Although the present invention specifically overcomes the disadvantages of sintering, a sintered metal fiber web can be sandwiched between two glass fiber sheets and heated to cause the glass to coat or sheath the sintered metal fibers or particles. Also, as described above, pores or voids in the sintered metal can be filled to provide a substantially zero void volume.
The glass configuration has been described as fiber-like (prior to being heated) in the preceding embodiments. However, other embodiments of the invention include mixing glass powders, with or without a binder, with the metal fibers in the blending step 16. Alternatively, a web of only metal fibers can be formed and sprinkled or covered with powdered glass which is heated and which collects at points of intersection to partially or completely sheath metal fibers. In yet another embodiment, a web of metal fibers is covered with a glassine film or a sheet of glass and then heated. In still another embodiment, a web of metal fibers is sprayed with molten glass and then heated, if required, to further melt and/or to disperse the molten glass droplets.
Variously configured, the material is well suited for applications such as airbag filters, extruder filter packs, EMI shielding, cathode ray tube masks, exhaust or process gas filters, gaskets and other high temperature applications. However, the use of the material is not limited to these applications.
Having described the structure and features of the material, the following tables present experimental data, some of which contain exemplary formulations of the material.
EXAMPLE I______________________________________ A B C D______________________________________EHEC (metal fiber 4.0 gm 4.5 gm 4.5 gm 4.5 gmdispersant ethylhydrox./ethyl cellulose!)Water 4000 ml 4500 ml 4500 ml 4000 mlS.S. (stainless steel) - 30.0 gm 30.0 gm 30.0 gm 30.0 gm8μ 3 mm FilterS.S. - 8μ 3 mm Filter -- 5.0 gm 5.0 gm --PVA (polyvinyl alcohol 2.0 gm 2.0 gm 2.0 gm 2.0 gmfiber) 105-2 (4 mm)PBIV (fibrillated aramid 4.0 gm --fiber) (CSF 450-500)U.S. Bronze Stainless -- -- -- 20.0 gmSteel PowderEHEC @ 0.1% -- -- -- 300 mlSulfuric Acid - PH to 2.5 -- -- -- --Water 3000 ml 3000 ml 3000 ml 3000 mlJM 106 Glass 20.0 gm 15.0 gm 11.0 gm 20.0 gm______________________________________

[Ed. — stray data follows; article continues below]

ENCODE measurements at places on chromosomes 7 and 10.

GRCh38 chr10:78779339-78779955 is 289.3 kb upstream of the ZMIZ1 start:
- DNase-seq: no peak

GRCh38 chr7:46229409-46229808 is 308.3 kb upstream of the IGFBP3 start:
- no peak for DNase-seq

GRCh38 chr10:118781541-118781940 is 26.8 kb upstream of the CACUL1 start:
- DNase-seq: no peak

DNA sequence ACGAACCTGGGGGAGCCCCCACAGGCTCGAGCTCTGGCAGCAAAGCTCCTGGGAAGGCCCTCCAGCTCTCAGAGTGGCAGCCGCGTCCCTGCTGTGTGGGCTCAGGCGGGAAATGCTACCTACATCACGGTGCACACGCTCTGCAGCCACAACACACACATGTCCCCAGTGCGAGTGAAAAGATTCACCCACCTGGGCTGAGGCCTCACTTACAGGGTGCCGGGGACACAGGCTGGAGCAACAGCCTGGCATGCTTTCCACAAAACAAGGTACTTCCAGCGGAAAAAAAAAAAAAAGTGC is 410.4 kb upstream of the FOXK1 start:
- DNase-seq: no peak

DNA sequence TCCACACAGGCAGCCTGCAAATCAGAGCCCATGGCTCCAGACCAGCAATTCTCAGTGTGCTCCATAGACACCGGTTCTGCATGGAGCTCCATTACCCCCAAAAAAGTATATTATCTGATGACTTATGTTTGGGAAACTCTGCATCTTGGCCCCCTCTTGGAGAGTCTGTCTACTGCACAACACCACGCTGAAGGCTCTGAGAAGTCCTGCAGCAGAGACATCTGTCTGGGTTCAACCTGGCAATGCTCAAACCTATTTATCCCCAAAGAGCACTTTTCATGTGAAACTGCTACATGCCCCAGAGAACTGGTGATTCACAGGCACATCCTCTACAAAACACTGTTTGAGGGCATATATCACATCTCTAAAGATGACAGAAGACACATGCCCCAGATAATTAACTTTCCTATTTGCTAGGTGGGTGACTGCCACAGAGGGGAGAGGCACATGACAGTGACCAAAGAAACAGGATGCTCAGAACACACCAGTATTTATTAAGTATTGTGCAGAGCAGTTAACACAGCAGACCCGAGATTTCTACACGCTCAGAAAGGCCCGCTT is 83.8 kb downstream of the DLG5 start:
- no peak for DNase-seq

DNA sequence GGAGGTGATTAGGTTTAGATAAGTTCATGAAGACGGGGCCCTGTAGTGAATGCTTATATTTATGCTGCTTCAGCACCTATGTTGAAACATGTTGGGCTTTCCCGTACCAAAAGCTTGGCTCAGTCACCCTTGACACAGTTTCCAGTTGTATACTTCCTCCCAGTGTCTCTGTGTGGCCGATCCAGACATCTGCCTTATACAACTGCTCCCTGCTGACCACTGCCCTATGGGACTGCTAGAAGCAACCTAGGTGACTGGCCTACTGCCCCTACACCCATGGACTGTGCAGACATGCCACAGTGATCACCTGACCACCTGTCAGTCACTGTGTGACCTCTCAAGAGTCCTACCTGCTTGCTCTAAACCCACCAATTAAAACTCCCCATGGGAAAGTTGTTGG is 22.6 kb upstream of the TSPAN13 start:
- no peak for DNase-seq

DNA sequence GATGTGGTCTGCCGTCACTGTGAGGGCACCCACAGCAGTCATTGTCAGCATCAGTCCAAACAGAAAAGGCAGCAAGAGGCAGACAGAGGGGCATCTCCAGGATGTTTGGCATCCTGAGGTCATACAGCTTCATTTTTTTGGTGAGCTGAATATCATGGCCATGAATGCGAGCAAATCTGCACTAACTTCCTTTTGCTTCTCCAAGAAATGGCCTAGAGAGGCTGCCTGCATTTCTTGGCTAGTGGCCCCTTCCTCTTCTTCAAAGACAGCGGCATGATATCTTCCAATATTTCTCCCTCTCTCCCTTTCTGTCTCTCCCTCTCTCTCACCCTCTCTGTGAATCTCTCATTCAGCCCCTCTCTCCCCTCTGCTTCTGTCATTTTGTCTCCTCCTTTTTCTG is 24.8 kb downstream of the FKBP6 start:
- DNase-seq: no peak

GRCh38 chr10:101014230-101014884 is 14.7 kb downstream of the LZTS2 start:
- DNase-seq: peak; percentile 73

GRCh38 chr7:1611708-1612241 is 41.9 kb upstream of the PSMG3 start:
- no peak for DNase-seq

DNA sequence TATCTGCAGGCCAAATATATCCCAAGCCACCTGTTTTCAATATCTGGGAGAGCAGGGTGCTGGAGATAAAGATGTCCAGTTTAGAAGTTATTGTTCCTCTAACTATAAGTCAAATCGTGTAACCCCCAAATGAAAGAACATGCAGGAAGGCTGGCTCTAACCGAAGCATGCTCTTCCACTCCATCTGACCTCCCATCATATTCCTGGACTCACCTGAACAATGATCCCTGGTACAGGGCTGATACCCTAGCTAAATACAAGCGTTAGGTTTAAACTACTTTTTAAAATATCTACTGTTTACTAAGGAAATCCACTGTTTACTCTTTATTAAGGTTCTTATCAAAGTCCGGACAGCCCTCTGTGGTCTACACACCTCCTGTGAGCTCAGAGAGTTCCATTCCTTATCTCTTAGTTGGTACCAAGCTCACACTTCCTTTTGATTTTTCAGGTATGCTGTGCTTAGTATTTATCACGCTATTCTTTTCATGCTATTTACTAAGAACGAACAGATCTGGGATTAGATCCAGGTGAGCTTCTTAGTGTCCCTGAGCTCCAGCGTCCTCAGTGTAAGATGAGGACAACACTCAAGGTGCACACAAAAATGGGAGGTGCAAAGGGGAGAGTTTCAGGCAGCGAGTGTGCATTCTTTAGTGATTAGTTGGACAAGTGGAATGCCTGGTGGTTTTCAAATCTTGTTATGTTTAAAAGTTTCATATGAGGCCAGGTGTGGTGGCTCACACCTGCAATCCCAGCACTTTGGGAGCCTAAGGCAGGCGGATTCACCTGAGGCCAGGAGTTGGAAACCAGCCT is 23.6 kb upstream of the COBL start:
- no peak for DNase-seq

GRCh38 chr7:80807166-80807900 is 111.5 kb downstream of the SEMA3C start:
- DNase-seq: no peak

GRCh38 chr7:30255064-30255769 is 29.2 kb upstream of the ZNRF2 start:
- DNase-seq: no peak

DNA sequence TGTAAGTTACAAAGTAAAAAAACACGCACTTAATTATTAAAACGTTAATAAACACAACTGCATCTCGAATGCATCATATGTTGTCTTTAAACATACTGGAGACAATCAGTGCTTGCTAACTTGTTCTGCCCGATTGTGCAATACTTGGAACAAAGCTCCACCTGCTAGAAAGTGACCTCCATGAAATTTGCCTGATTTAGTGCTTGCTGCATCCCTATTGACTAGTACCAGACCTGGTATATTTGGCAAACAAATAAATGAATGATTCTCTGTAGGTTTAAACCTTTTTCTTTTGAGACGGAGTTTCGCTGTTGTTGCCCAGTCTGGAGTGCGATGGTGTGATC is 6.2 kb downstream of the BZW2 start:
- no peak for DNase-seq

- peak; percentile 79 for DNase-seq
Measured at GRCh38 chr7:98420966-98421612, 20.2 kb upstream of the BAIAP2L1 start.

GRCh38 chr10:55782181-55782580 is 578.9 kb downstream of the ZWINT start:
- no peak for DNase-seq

EXAMPLE II__________________________________________________________________________% solids 72396 STD A B C C C__________________________________________________________________________EHEC 4.0 gm 4.0 gm 4.0 gm 4.0 gm 4.0 gm 4.0 gmWater 4000 ml 4000 ml 4000 ml 4000 ml 4000 ml 4000 mlS.S. - 8μ 30.0 gm 30.0 gm 30.0 gm -- 30.0 gm 30.0 gmRibtec S.S. - 316L -- -- -- 30.0 gm -- --PVA 105-2 (4 mm) 2.0 gm 2.0 gm 2.0 gm 2.0 gm -- --BASF "PES" 20.0 gms -- 212.8 gm -- -- -- --Polypropylene - Y600 20.0 gms -- -- 50 gm -- -- --Mill Celco (CSF 90-100) 2.0 gms -- -- -- 2 g dry 2 gms dry --Mill Celco (CSF 90-100) 4.0 gms -- -- -- -- -- 4 gms drySulfuric Acid - PH to 2.5 use -- -- use use useWater 3000 ml -- -- 3000 ml 3000 ml 3000 mlJM 106 Glass 20.0 gm -- -- 20.0 gm 20.0 gm 20.0 gm__________________________________________________________________________
EXAMPLE III__________________________________________________________________________ D D-1 D-2 D-3 D-4 D-5 D-6 D-7__________________________________________________________________________EHEC @ 0.1% 4000 ml 4000 ml 4000 ml 4000 ml 4000 ml 4000 ml 4000 ml 4000 mlStainless Steel @ 8 30.0 gm 30.0 gm 30.0 gm 30.0 gm 30.0 gm 30.0 gm 30.0 gm 30.0 gmPVA 105-2 (44 mm) 2.0 gm 2.0 gm 2.0 gm 2.0 gm 2.0 gm 2.0 gm 2.0 gm 2.0 gmEHEC @ 0.1% 300 ml -- -- -- -- 300 ml 300 ml 300 mlStraight water -- 300 ml 300 ml 300 ml 300 ml -- -- --US Bronze Stainless Steel Powder 20.0 gm -- -- -- -- -- -- --Glomax LL (clay) -- 15.0 gm -- -- -- -- -- --Vermiculite No. 7 -- -- 15.0 gm -- -- -- -- --Calcine Mica -- -- -- 15.0 gm -- -- -- --Emcore 66 (attapulgate) -- -- -- -- 15.0 gm -- -- --Richgold 2000D (Bronze) -- -- -- -- -- 15.0 gm -- --Copper 200 D -- -- -- -- -- -- 15.0 gm --Aqua Past SN-C66-305 (aluminum) -- -- -- -- -- -- -- 15.0 gmSulfuric Acid - PH to 2.5 -- -- -- -- -- -- -- --Water 3000 ml 3000 ml 3000 ml 3000 ml 3000 ml 3000 ml 3000 ml 3000 ml"B-fine" Glass 20.0 gm 20.0 gm 20.0 gm 20.0 gm 20.0 gm 20.0 gm 20.0 gm 20.0 gm__________________________________________________________________________
Although the invention has been shown and described with respect to exemplary embodiments thereof, various other changes, omissions and additions in form and detail thereof may be made without departing from the spirit and scope of the invention.
|Cited Patent||Filing date||Publication date||Applicant||Title|
|US2821261 *||May 27, 1957||Jan 28, 1958||Vixler Leslie F||Method and means for filtering gas|
|US3364661 *||Nov 27, 1964||Jan 23, 1968||United States Steel Corp||Blast-furance-gas sampling filter|
|US3864203 *||Nov 20, 1970||Feb 4, 1975||Owens Corning Fiberglass Corp||Fiber reinforced elastomers|
|US3949141 *||May 6, 1974||Apr 6, 1976||Owens-Corning Fiberglas Corporation||Fiber reinforced elastomers|